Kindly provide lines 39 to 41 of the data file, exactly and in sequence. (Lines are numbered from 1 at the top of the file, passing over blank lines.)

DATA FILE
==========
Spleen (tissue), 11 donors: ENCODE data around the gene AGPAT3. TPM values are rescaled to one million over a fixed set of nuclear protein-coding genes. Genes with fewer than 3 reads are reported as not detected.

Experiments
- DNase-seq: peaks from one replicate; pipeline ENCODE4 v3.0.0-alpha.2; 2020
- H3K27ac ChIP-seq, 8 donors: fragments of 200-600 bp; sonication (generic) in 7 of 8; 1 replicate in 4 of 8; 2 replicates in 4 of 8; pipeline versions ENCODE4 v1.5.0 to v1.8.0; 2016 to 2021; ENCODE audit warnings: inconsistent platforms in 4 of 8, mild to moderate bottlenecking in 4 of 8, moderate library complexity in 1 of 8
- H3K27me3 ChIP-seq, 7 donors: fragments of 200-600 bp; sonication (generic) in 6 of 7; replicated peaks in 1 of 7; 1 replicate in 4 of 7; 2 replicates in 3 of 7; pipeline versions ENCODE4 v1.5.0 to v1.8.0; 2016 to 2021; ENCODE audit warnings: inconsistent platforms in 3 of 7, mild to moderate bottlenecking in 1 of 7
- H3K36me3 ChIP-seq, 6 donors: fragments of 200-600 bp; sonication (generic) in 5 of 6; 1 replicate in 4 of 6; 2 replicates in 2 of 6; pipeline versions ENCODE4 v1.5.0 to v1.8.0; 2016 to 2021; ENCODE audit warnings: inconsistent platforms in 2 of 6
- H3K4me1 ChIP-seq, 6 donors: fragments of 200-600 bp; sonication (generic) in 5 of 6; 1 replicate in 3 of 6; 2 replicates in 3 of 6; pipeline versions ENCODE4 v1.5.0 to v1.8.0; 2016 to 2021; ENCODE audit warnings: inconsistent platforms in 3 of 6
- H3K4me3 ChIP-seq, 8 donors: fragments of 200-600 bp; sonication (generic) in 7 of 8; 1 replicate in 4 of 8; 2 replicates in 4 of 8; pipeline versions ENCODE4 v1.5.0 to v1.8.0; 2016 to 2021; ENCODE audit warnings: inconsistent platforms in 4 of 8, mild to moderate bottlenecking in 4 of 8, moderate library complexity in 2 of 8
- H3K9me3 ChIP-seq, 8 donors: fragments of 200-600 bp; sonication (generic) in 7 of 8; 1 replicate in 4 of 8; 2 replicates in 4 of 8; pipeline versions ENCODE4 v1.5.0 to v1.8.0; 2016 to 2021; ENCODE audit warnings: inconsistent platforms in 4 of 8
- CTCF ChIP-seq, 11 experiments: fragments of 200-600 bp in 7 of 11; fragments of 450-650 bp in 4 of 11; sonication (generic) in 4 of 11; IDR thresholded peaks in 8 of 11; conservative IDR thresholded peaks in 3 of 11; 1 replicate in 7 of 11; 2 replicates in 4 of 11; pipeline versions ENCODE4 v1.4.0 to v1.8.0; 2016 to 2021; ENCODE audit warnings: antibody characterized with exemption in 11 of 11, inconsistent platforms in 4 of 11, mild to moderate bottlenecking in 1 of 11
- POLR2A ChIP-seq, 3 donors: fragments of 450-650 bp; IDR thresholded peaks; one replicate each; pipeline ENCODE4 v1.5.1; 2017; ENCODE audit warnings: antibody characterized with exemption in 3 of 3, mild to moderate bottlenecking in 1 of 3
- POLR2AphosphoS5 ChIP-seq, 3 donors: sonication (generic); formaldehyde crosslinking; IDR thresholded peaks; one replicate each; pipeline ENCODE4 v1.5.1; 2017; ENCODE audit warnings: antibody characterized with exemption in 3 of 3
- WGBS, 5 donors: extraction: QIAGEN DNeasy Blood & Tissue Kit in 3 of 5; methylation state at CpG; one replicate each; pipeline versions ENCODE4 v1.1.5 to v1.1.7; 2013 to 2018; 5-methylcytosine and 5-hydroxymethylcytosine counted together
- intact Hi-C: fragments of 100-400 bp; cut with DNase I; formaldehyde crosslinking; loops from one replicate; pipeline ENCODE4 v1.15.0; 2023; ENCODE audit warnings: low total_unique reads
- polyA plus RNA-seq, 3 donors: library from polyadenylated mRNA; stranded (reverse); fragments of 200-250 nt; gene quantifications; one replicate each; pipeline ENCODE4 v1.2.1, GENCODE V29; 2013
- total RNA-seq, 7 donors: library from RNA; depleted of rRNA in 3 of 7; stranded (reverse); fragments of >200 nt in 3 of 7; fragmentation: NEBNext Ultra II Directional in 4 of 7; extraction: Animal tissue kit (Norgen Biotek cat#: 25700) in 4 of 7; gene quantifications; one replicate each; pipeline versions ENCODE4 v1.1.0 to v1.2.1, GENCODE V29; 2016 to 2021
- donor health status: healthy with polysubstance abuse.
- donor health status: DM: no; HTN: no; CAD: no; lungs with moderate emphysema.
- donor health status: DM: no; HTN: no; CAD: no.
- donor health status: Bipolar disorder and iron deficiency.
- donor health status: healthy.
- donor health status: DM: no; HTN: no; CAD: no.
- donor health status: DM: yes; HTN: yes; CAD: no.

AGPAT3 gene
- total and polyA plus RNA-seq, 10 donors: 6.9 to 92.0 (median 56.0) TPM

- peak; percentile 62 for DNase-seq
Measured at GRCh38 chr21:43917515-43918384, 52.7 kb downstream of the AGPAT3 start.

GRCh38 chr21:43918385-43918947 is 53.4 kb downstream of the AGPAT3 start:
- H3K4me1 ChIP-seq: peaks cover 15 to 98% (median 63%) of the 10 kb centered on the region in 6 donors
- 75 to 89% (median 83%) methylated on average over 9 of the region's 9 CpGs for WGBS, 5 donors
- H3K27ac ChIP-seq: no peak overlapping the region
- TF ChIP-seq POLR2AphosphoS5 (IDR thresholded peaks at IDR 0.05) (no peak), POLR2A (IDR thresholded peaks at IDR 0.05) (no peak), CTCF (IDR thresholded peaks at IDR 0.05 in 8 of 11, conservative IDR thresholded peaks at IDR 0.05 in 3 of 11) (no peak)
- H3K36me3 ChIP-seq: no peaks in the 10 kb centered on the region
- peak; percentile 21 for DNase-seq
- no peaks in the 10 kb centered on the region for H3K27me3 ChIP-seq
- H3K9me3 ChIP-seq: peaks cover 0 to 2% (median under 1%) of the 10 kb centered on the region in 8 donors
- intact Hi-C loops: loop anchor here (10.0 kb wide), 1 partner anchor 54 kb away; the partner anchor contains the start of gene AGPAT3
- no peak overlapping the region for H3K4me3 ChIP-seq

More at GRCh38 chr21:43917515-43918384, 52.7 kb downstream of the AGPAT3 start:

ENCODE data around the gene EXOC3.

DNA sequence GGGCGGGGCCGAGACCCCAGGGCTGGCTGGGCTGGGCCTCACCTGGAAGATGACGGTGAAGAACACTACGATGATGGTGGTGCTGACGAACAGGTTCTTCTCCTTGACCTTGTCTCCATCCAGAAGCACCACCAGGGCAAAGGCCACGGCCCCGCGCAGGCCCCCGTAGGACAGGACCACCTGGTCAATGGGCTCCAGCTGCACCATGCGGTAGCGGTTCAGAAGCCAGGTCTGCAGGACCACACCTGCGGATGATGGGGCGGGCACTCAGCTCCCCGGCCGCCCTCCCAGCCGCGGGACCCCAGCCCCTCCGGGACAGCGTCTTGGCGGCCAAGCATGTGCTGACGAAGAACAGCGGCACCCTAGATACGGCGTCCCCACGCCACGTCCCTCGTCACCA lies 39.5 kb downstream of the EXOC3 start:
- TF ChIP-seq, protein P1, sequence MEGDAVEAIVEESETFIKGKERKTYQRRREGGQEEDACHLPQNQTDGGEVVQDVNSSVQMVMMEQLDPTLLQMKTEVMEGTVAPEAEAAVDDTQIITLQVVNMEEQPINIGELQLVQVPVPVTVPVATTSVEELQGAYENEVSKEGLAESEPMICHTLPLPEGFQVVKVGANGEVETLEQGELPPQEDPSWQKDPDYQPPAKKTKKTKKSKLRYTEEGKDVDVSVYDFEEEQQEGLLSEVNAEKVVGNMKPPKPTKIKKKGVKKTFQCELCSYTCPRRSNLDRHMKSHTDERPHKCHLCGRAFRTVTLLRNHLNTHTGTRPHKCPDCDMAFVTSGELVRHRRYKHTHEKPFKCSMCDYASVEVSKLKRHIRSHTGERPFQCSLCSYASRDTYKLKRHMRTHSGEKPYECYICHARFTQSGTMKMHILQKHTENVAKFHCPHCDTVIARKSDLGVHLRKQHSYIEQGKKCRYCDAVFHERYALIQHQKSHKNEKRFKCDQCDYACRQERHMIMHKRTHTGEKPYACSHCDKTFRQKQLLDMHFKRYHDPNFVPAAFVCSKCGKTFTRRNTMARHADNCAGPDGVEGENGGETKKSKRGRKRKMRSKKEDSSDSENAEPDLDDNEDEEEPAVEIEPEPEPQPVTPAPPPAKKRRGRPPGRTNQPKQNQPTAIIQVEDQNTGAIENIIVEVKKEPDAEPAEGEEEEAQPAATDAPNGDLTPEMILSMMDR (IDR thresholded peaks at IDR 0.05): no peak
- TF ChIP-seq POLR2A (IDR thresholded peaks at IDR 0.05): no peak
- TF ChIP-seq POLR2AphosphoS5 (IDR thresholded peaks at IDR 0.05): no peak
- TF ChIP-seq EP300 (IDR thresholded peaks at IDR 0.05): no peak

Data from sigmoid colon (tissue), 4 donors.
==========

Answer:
More at GRCh38 chr21:43917515-43918384, 52.7 kb downstream of the AGPAT3 start:

ENCODE data around the gene EXOC3.

DNA sequence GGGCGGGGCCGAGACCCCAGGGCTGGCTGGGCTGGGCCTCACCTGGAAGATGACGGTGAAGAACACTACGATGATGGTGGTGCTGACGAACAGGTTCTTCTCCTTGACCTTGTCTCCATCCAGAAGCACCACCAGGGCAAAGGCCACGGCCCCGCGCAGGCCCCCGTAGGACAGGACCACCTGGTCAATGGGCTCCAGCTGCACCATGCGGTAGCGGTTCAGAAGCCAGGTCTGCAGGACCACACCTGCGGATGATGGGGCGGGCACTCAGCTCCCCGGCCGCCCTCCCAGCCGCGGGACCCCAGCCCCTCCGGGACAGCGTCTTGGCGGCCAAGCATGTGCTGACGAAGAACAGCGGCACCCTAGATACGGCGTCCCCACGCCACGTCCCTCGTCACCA lies 39.5 kb downstream of the EXOC3 start: